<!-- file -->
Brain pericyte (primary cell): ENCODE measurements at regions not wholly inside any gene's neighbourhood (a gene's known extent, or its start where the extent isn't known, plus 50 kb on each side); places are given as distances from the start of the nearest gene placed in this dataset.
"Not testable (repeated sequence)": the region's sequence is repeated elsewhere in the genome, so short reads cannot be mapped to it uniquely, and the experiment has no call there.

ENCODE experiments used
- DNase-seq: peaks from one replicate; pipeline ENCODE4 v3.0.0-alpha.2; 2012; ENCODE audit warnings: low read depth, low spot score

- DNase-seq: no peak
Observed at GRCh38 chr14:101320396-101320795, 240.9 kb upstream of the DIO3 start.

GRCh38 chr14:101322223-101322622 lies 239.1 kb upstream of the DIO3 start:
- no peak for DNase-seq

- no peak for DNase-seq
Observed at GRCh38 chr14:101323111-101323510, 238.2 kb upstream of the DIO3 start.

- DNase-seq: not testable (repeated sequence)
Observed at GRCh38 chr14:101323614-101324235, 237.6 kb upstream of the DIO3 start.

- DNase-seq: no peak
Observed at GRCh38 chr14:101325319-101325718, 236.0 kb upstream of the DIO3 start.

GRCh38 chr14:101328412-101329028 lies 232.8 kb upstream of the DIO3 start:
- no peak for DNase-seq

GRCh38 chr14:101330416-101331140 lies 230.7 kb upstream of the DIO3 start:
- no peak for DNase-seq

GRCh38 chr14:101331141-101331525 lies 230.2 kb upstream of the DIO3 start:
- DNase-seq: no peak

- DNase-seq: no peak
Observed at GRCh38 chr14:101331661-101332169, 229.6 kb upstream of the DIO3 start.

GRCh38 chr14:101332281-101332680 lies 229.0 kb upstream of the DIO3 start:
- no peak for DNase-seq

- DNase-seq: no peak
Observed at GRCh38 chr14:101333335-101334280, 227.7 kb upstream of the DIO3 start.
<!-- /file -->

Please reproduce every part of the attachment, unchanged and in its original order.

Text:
Brain pericyte (primary cell): ENCODE measurements at regions not wholly inside any gene's neighbourhood (a gene's known extent, or its start where the extent isn't known, plus 50 kb on each side); places are given as distances from the start of the nearest gene placed in this dataset.
"Not testable (repeated sequence)": the region's sequence is repeated elsewhere in the genome, so short reads cannot be mapped to it uniquely, and the experiment has no call there.

ENCODE experiments used
- DNase-seq: peaks from one replicate; pipeline ENCODE4 v3.0.0-alpha.2; 2012; ENCODE audit warnings: low read depth, low spot score

- DNase-seq: no peak
Observed at GRCh38 chr14:101320396-101320795, 240.9 kb upstream of the DIO3 start.

GRCh38 chr14:101322223-101322622 lies 239.1 kb upstream of the DIO3 start:
- no peak for DNase-seq

- no peak for DNase-seq
Observed at GRCh38 chr14:101323111-101323510, 238.2 kb upstream of the DIO3 start.

- DNase-seq: not testable (repeated sequence)
Observed at GRCh38 chr14:101323614-101324235, 237.6 kb upstream of the DIO3 start.

- DNase-seq: no peak
Observed at GRCh38 chr14:101325319-101325718, 236.0 kb upstream of the DIO3 start.

GRCh38 chr14:101328412-101329028 lies 232.8 kb upstream of the DIO3 start:
- no peak for DNase-seq

GRCh38 chr14:101330416-101331140 lies 230.7 kb upstream of the DIO3 start:
- no peak for DNase-seq

GRCh38 chr14:101331141-101331525 lies 230.2 kb upstream of the DIO3 start:
- DNase-seq: no peak

- DNase-seq: no peak
Observed at GRCh38 chr14:101331661-101332169, 229.6 kb upstream of the DIO3 start.

GRCh38 chr14:101332281-101332680 lies 229.0 kb upstream of the DIO3 start:
- no peak for DNase-seq

- DNase-seq: no peak
Observed at GRCh38 chr14:101333335-101334280, 227.7 kb upstream of the DIO3 start.